That book is a good example of my complaint about many of the publications: aside from a mostly arbitrary production limitation and a signature, the publisher doesn’t put any effort into making the book distinct from the usual trade books. There is no interest in making the book itself special or luxe, beyond the famous person’s signature. At its most egregious, it’s blatant profiteering, jacking the price for what essentially is the exact same book as the trade edition, but for the signature. Herb Yellin, the proprietor of Lord John Press, played around with this a bit in the '90s, arranging to buy a few hundred copies of a new trade book in sheets from the publisher, inserting a limitation sheet signed by the author at the front signed, putting it in a slightly better cloth case, and selling it for five or ten times the price of the trade issue (which often where the true firsts). He told me he got bored doing that pretty fast, like shooting fish in a barrel I think he maybe said.

(Yellin produced the greatest of all books that exist only to present the signatures of famous people. It literally is just a collection of original signatures by famous [mostly American] people. That was the last LJP book. I’ll let you ponder whether that’s cautionary or laudatory…)

I haven’t seen it, but that Dylan book looks like all people got for the extra $4,800 was his signature on one of the preliminary pages. Same binding (a flat-back case for a book that is much too big & heavy) and contents as the other 2,950 copies produced. People who’d pay $5,000 would have paid $7,500, and then they could have had their copy in a beautiful, rounded & backed leather binding, something suitable for the size and weight of the textblock (and that premium is way more than needed per copy for such a binding…).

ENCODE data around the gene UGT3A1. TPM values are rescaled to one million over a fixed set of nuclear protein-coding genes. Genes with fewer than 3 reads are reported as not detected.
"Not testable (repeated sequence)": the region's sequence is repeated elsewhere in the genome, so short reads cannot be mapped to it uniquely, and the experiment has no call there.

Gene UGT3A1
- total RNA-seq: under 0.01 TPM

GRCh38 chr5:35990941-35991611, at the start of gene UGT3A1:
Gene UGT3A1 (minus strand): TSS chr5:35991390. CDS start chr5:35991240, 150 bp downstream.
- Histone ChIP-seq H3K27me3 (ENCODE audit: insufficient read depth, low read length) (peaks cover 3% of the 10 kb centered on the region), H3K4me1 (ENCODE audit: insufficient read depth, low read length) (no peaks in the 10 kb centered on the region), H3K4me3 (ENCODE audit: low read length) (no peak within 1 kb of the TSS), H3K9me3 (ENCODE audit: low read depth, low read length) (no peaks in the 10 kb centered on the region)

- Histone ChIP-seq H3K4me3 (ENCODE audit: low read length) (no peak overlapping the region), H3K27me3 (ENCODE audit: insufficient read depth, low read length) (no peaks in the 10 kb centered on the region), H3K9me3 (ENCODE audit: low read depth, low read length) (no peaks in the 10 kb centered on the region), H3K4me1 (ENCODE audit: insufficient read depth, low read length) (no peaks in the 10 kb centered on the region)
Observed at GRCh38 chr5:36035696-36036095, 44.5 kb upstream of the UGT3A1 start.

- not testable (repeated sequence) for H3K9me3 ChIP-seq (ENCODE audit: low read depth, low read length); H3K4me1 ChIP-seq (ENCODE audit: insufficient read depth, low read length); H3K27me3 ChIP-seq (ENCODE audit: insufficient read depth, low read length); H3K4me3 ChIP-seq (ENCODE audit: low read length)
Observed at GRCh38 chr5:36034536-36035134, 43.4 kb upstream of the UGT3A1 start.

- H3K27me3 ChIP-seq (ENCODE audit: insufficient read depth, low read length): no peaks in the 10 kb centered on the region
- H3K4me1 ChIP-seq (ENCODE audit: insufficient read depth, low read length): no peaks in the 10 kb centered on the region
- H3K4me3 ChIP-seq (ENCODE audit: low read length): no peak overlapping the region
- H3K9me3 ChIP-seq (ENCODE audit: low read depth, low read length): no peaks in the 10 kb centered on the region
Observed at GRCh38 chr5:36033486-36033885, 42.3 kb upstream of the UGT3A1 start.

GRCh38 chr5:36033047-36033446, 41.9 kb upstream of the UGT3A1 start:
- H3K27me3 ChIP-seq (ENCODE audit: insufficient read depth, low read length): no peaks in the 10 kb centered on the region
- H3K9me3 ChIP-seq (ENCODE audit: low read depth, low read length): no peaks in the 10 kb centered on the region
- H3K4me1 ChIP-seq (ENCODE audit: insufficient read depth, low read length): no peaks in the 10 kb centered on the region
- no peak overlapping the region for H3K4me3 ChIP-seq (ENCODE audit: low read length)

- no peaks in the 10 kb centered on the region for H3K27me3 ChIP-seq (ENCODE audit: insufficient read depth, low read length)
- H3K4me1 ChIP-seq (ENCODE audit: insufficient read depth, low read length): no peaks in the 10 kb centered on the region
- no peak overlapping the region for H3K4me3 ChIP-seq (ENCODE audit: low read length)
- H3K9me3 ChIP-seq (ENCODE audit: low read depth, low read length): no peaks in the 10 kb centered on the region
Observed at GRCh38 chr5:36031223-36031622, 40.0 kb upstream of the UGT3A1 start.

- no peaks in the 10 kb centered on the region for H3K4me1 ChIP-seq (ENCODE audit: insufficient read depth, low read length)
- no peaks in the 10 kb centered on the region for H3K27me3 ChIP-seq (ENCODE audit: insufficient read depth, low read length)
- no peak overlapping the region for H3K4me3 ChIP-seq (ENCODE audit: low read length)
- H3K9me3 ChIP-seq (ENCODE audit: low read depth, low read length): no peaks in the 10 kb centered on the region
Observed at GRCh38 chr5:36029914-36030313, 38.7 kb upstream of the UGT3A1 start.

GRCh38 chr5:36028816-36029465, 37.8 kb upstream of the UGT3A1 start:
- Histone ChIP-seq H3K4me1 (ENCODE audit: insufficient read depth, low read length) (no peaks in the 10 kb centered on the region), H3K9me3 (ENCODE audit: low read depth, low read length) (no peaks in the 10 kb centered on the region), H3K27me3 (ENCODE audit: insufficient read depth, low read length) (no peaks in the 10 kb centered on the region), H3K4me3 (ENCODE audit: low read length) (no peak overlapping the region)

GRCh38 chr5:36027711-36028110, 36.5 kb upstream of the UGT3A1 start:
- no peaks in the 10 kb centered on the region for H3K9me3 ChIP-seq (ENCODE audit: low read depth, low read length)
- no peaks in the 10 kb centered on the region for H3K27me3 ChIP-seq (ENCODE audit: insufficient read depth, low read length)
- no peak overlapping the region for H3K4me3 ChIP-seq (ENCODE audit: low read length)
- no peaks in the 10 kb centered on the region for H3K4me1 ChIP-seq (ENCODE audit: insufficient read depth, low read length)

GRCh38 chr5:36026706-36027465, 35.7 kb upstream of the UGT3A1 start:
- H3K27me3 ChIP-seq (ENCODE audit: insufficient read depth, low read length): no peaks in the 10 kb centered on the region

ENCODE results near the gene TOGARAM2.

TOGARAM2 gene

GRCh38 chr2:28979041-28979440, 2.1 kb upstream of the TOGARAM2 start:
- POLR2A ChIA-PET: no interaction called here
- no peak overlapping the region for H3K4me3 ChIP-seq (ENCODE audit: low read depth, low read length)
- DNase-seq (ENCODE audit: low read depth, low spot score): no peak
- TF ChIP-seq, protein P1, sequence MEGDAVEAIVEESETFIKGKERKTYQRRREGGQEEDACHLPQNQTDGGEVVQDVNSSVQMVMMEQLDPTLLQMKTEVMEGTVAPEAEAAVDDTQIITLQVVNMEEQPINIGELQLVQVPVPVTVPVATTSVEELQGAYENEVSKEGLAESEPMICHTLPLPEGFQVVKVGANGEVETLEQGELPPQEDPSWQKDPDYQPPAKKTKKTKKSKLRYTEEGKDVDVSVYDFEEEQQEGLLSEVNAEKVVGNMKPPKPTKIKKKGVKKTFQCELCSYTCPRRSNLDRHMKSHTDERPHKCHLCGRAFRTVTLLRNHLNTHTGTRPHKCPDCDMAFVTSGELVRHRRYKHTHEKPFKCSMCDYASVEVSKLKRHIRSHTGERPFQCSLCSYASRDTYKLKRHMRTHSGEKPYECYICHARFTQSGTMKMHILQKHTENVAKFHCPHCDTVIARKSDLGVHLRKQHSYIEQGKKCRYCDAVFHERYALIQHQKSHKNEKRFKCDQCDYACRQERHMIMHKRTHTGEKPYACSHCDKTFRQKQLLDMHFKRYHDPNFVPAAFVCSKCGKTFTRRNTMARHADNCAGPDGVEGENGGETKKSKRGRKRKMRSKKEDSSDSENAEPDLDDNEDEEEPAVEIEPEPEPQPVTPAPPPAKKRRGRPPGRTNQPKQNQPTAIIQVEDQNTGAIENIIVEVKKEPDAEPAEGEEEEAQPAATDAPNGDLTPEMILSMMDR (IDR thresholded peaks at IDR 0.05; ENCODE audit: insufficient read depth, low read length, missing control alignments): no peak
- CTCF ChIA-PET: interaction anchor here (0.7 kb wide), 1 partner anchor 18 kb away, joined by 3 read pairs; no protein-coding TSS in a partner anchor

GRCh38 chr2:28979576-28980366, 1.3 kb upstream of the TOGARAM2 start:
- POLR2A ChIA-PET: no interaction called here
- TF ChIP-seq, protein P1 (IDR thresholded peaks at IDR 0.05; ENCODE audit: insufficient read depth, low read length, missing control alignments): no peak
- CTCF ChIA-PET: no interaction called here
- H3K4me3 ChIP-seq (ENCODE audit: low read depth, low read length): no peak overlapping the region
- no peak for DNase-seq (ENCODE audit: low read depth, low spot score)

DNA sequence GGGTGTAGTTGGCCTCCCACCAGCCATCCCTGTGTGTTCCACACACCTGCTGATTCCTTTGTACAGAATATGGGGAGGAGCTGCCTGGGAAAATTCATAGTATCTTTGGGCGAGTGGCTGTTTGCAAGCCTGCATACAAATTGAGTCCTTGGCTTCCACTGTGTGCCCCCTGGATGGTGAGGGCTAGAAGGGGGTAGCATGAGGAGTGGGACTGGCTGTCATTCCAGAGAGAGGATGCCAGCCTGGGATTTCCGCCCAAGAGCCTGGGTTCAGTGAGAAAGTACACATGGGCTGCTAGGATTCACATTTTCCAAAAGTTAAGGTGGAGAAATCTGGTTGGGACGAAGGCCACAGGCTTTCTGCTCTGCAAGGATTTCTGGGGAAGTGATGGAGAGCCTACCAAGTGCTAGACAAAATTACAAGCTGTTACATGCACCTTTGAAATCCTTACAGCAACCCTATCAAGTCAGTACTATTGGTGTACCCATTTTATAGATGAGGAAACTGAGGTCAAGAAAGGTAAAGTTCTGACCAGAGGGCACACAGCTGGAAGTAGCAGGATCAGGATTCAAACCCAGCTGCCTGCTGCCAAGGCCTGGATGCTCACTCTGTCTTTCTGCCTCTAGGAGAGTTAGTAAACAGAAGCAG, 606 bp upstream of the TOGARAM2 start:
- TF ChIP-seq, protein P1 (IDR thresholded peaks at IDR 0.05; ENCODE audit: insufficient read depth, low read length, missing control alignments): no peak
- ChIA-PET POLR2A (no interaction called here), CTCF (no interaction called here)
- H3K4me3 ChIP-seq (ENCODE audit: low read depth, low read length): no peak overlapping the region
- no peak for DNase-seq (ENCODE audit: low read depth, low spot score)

Returning to last week’s examples, Kevin Haskins’ Bauhaus book at least is physically different than the cheaper trade edition, and seems to be doing creative things with graphics and format. Please just make sure the slipcase is big enough. You don’t even really need one: cloth-bound books get worn from the slipcase. If the book is really so precious, it should be in a box. Slipcases are best suited for something like books in limp vellum. No cloth-bound hardcover really needs one. Put the money into a kool jacket instead.

I shaded Genesis Publications a bit last week, but at least they are doing what I’m asking for here: creating books with special, unique content, only part of which is the famous person’s signature. And it looks like they care about things like printing & binding. There may be a little reverse engineering happening - working back from access to the signature to book conception - but they have produced some books that look like fun.

So that’s my point: contemporary commercial publishers should explore opportunities to issue some books in a special, “limited” and luxe format, when the content warrants and the market is interested. I like signed books, especially commercially published ones because it may be the only time a human touched the thing. But don’t be lazy: don’t just stick in a signature. Get a designer with some thoughts - and preferably some knowledge about book binding - involved. Make it worthy of the limitation (however arbitrary that may be) and the signature.